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More students should apply for leadership positions to hone skills

Within the ecosystem of storing, sharing and advancing knowledge and skills, students possess a central position. Everything revolves around them. With approximately 18,000 students, Bowling Green State University is one such ecosystem with over 300 registered student organizations.

Student organizations in the university setting are the hubs for social transition and acculturation.

In my three years of being involved with several student organizations, I have acquired a fair amount of exposure to their inner workings and activities. In this article, I want to draw the reader’s attention to a potentially alarming trend. This trend pertains to the scarcity of candidates that contest for leadership positions in student organizations across the campus.

Involvement in at least one student organization is believed to increase the retention of students, mainly freshmen. Student organizations provide a sense of community for its members. They strengthen the voice and opinions of an individual student by providing constructive avenues for sharing and developing. It is difficult to elaborate the importance of student organizations in a university, but one should in no way undermine their significance.

With the establishment of a student organization comes the necessity of electing leaders. Leaders that can drive the organization to accomplish its mission and to make a commitment to uphold the University’s core values, foster shared governance, create a social safety net for the members and provide an agency for student voice. Along with all these responsibilities there are also several privileges that a student leader receives, which in its entirety makes the experience valuable.

Historically, the seats of power, responsibility and privileges have been contested with persistent force and zest. There are numerous incidents where individuals have gone to great lengths to acquire such seats of power. However, the trend observed at the University is quite the contrary and is therefore thought provoking. As an observer and an active thinker I not only make note of the trends and major shifts but also present them.

The two prominent student government bodies at the University, namely Graduate Student Senate and Undergraduate Student Government, elect their new leaders every year. Last year the chosen leaders were the only candidates that ran for the position. The candidates simply had no opposition.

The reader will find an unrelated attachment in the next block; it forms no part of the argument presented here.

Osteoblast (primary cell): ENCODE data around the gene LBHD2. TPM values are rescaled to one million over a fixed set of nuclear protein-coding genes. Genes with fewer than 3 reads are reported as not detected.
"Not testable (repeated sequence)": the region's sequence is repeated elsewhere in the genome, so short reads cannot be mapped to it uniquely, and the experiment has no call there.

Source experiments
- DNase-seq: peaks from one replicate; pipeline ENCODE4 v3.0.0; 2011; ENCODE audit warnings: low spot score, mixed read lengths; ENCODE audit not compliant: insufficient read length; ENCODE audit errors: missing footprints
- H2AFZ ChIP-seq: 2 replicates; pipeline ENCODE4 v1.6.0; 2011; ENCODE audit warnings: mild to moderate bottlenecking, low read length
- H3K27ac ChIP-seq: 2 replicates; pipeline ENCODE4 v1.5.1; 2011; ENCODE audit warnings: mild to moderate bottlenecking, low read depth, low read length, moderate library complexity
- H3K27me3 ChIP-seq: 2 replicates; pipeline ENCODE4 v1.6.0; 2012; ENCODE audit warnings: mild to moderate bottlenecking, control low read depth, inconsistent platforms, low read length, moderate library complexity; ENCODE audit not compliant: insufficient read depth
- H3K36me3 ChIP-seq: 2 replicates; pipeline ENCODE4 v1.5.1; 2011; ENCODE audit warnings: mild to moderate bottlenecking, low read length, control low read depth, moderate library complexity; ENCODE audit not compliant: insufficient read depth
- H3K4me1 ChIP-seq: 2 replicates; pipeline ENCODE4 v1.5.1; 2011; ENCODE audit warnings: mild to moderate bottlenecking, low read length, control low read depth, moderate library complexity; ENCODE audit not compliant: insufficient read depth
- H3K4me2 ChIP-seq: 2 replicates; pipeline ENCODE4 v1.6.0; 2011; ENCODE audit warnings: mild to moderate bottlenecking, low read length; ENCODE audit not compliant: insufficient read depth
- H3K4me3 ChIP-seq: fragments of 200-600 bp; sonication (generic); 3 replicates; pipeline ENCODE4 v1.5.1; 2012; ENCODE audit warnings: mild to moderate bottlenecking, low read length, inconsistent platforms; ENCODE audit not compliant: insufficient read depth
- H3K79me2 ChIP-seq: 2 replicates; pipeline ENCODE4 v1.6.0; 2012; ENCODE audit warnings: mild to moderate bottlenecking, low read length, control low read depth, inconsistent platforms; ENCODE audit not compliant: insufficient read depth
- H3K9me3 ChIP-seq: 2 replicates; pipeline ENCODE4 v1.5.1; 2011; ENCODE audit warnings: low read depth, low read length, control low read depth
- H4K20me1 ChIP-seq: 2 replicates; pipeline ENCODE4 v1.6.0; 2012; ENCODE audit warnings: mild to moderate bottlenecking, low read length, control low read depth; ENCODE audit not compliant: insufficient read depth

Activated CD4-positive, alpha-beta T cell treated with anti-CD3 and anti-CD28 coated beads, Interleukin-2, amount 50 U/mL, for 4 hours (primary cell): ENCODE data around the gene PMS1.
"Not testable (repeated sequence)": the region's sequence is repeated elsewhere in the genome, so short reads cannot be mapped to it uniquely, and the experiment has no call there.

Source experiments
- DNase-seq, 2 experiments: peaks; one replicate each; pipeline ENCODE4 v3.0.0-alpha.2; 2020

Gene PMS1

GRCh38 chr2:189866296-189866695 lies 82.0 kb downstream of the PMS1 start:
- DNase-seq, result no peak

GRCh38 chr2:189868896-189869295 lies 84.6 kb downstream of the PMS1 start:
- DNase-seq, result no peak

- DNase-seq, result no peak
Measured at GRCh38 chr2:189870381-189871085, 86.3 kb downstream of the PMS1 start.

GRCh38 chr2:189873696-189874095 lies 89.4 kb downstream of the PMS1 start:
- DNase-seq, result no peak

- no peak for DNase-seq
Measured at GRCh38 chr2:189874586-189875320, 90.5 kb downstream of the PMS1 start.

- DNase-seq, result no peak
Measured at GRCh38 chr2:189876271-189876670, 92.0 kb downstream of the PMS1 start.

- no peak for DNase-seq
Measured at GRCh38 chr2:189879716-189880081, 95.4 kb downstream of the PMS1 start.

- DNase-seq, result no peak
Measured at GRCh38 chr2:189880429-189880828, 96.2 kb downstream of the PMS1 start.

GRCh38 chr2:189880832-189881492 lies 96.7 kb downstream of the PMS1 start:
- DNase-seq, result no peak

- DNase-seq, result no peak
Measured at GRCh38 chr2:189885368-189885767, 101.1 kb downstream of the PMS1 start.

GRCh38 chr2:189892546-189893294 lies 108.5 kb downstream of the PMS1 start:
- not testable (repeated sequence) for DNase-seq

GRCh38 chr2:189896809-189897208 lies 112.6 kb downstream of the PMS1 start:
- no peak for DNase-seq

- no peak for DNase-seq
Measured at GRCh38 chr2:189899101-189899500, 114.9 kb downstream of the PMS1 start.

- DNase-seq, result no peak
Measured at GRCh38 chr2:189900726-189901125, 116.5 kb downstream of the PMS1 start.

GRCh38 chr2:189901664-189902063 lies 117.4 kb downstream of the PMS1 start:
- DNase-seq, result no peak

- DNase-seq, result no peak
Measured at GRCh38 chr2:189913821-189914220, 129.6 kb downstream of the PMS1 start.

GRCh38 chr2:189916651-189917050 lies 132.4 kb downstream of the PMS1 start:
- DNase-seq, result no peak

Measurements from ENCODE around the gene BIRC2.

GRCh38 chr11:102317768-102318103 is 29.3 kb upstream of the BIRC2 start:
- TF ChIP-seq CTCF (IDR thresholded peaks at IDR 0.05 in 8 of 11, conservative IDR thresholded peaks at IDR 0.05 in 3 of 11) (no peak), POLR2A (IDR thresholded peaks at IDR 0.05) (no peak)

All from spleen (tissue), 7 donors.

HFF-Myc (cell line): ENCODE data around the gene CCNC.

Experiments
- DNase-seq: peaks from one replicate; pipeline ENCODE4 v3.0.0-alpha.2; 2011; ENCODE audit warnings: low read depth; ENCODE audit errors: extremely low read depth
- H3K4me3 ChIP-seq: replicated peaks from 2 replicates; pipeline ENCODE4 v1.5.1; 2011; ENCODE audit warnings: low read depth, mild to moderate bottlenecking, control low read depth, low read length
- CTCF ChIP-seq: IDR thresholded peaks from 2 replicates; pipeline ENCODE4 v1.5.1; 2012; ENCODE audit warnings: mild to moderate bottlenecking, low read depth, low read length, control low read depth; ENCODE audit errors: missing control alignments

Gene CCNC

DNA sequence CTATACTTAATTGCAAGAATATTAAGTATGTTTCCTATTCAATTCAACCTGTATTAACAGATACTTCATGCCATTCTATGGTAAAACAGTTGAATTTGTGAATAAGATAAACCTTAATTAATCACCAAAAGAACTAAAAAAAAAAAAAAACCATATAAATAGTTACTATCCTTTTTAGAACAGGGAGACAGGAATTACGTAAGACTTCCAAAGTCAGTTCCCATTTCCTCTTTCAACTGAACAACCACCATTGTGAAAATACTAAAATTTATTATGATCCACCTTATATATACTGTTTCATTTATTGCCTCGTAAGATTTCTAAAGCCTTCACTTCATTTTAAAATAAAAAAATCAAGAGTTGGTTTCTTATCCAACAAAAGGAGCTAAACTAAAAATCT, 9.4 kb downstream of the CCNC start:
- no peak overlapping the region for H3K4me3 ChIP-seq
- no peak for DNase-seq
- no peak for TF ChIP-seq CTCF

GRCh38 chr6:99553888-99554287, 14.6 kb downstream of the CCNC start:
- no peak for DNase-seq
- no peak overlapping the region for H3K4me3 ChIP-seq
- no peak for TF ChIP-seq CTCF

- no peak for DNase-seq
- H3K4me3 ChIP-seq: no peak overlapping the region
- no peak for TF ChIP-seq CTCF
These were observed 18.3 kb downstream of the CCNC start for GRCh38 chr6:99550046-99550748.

Such instances of unopposed candidacy have also been observed in numerous other student organizations.

Student organizations like World Students Association, India Students Association, Latino Students Union, Latino Dance Association and some Greek chapters have seen the same phenomenon of single nominations.

I, myself, have gone through this process of singular nomination two years ago and was elected as the president of ISA. A cynic may feel that this increment in the disinterest in leadership positions is disconcerting but I feel that realistically too it is worth problematizing if not more.

In my conversation with select University members about the reasons for this scarcity of contesting candidates, interesting insights were revealed. The professional nature of the student organizations and the expectation to appear professional are daunting and expensive. Majority of the positions are unpaid and demand five to 40 hours of work every week.

Being a leader pushes individuals to come out of their shells and be outgoing, which for some can be exhausting. Students are either self-proclaimed over involved or under involved. This perceived polarization discourages them from applying for leadership positions. Due to the close ties with the higher administration and faculty, student leaders face estrangement.

All the above are the possible dissuading factors for the scarcity of candidates for leadership positions. Unfortunately, the trend points out a general apathy towards advocacy and governance. What it leads to is the University losing out an opportunity for furthering and fostering its vision, mission and core values through student organizations.

Students also lose out on precious opportunities of honing their leadership skills, which can be an important ingredient for success in life. Oddities in social trends, like these, communicate an aspect of shift in societal fabric that can have implications in the future.

Problematizing these shifts is a first step towards deconstruction and comprehension that will likely result in a proactive participation from students in applying for leadership positions.

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